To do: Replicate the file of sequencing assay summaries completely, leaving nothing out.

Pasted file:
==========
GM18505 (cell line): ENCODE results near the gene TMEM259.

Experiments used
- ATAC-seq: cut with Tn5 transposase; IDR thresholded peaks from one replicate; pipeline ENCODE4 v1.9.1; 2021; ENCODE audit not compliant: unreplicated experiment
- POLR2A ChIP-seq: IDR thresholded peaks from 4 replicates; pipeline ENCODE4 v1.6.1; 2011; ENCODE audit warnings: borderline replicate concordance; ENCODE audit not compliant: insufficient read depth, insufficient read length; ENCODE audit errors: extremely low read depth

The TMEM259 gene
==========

GM18505 (cell line): ENCODE results near the gene TMEM259.

Experiments used
- ATAC-seq: cut with Tn5 transposase; IDR thresholded peaks from one replicate; pipeline ENCODE4 v1.9.1; 2021; ENCODE audit not compliant: unreplicated experiment
- POLR2A ChIP-seq: IDR thresholded peaks from 4 replicates; pipeline ENCODE4 v1.6.1; 2011; ENCODE audit warnings: borderline replicate concordance; ENCODE audit not compliant: insufficient read depth, insufficient read length; ENCODE audit errors: extremely low read depth

The TMEM259 gene